Create a beautiful outdoor cooking space for relaxing and entertaining all summer long.
As summer approaches and temperatures start to rise, no one wants to spend time inside sweating over a hot stove. With an outdoor kitchen, you can make the most of the beautiful warm nights by spending them with your friends and family.
Whether you have thousands to spend or a just few hundred to splurge, create your own outdoor kitchen and enjoy all it has to offer.
A rusty, dusty grill doesn’t inspire lingering outdoor evenings. Upgrade your outdoor grill and take care of it all year round for a stand-out outdoor kitchen. A standard grill will cost you $150 to $300, and top-of-the-line outdoor ranges may be upwards of $1,500.
Before buying the biggest and best grill, consider how you will use one. Will you be feeding the whole soccer team? Or perhaps grilling some steaks for a romantic dinner for two? Look for a grill with features you will actually use and not just the latest trends.
If your basics are up to date, then you’ll want to upgrade your patio furniture and seating options too. If you plan on dining outside often, invest in an actual dining table and appropriate chairs. Eating a gourmet dinner off your lap downgrades an otherwise luxurious experience.
If you’re looking for more versatile pieces, sleek contemporary options coordinate nicely with most outdoor kitchen setups. Expect to spend a good chunk of change on quality furniture, but remember: With the proper care and maintenance, it can last as long as high-end interior pieces. Make sure you have a plan for the off-season, whether that’s moving outdoor furniture to indoor storage or securely covering it to protect it from the elements.
Want a prep sink? Wine fridge? Ice machine? Built-in smoker? You got it. The sky’s the limit when it comes to custom additions — or rather, your budget is the limit. Think carefully about your space before making a wish list.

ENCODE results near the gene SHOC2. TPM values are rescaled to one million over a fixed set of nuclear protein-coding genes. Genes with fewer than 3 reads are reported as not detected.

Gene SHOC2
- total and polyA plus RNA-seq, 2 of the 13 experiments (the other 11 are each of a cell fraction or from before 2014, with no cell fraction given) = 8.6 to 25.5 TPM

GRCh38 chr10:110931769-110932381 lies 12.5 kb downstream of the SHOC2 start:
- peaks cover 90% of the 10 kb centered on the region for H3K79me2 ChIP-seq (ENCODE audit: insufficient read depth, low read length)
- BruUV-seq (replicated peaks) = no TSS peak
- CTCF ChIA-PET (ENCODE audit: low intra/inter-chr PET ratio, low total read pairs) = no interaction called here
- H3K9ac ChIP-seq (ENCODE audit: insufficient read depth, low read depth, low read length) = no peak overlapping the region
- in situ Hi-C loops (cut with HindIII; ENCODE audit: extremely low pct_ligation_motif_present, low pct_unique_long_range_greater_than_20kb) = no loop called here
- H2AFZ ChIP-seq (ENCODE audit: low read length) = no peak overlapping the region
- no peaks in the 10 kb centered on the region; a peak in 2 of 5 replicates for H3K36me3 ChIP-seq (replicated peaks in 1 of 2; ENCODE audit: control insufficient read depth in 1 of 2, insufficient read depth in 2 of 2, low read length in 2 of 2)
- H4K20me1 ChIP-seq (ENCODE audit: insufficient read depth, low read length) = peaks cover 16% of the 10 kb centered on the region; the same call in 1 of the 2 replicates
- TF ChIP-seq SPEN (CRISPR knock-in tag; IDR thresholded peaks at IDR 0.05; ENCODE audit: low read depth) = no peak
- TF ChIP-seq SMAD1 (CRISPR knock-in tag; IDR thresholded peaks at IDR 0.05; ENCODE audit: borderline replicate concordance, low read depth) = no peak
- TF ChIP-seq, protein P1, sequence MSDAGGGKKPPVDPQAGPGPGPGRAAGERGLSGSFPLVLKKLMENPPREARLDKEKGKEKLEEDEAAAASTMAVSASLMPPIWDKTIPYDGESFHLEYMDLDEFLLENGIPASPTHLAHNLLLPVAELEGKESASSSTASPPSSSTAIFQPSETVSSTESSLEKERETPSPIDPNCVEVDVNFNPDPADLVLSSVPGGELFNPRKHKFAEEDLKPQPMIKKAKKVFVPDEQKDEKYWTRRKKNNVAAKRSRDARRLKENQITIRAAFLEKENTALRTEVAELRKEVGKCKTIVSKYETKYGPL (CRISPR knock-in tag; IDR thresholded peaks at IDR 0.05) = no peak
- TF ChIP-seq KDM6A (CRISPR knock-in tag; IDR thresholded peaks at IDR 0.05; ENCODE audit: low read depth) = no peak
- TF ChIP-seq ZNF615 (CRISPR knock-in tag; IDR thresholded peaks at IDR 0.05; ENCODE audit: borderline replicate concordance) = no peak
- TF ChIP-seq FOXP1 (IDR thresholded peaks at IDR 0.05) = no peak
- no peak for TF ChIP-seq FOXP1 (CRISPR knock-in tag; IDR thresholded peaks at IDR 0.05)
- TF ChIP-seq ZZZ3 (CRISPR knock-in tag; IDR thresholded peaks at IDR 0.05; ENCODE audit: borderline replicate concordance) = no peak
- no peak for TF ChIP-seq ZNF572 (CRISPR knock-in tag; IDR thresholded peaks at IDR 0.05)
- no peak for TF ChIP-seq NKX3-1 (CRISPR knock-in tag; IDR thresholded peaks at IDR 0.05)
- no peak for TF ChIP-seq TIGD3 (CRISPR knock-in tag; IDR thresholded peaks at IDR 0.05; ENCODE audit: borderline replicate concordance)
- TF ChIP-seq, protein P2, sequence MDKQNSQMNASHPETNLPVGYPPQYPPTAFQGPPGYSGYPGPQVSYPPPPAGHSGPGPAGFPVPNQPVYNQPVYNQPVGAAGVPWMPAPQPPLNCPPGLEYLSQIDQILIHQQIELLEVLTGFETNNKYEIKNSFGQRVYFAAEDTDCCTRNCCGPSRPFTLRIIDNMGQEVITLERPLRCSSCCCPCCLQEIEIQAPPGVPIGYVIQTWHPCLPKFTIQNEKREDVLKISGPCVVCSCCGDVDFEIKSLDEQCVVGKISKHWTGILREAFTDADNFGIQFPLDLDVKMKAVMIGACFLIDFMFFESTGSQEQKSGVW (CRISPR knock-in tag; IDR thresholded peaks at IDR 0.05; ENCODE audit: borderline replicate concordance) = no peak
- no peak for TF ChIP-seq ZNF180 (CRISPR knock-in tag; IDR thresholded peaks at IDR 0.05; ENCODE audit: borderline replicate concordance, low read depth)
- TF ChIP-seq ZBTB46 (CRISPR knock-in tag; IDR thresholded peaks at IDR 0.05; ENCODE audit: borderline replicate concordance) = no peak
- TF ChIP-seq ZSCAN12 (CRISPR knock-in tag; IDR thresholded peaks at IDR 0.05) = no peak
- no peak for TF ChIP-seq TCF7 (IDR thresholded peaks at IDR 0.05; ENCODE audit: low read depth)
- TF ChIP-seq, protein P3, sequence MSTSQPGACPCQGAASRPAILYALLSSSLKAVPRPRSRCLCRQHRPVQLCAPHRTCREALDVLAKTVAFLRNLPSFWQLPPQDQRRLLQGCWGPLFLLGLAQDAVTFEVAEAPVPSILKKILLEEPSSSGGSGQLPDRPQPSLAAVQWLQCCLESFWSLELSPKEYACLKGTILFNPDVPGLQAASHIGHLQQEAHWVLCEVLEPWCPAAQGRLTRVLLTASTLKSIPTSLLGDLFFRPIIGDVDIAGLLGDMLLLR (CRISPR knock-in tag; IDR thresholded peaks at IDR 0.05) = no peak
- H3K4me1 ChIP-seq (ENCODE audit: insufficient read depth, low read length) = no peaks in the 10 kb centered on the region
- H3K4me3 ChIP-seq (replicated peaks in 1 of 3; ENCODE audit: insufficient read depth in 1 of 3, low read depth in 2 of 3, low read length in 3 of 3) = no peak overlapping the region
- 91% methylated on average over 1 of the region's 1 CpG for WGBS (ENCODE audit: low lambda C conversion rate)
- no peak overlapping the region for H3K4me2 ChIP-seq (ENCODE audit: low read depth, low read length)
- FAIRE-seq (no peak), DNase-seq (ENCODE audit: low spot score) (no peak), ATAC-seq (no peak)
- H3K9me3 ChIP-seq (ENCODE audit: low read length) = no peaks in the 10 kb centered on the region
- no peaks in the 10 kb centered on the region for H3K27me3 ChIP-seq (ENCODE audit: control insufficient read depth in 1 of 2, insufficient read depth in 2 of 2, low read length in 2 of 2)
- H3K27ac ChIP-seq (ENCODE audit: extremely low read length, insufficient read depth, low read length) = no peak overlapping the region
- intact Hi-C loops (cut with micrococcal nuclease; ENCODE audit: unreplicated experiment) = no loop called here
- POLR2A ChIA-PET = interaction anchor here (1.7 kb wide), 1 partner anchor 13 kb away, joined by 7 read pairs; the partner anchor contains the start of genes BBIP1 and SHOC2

Perhaps a full chef’s kitchen won’t quite fit in your backyard, but a beautiful wine fridge and some extra counter space are just what you need to take your outdoor kitchen to the next level.
Some features require installing or extending utilities (think: water or electricity), so don’t forget about portable additions such as a bar cart — which adds class without hassle.
Think about how you will provide amenities to make being outdoors comfortable, such as shade, heat (if using your space year-round), and perhaps even a few extras like a TV or audio equipment.
Tucking the seating close to the house may help you take advantage of a porch or awning. Otherwise, structures such as a light-strung pergola add shade during the day, light at night and atmosphere all the time.
If you have the room, the addition of a fireplace allows for a longer entertaining season. Outdoor kitchens don’t have to be just for summer, after all.
If you like to have some indoor comforts while enjoying your beautiful outside oasis, television and music can be connected outside — although it can be expensive. Bluetooth or portable speakers, a projector and a large sheet, or even an old-fashioned radio are more budget-sensitive options for those looking to add a little fun to their outdoor space.
Create an outdoor kitchen that suits your style and taste. If you’re working with an existing space, be sure to embrace the style and play up the features, such as dark wood, stone and classic columns.
If you’re starting from scratch, take a look at your indoor design and see what features you like. Then consider incorporating those color schemes, design styles or even furniture shapes into your outdoor kitchen.
While you can’t go wrong designing your outdoor space, consider designs and colors that are versatile so you’re not limited if you want to mix things up in the future.
Your outdoor kitchen should be a comfortable, relaxing space for entertaining or unwinding after a long day of work. Make yours an escape that works for you.
When planning your outdoor kitchen, think about adding one or two small luxuries that will make you excited to enjoy your space. These can be as small as pretty tea lights scattered around or as large as a wood-burning pizza oven.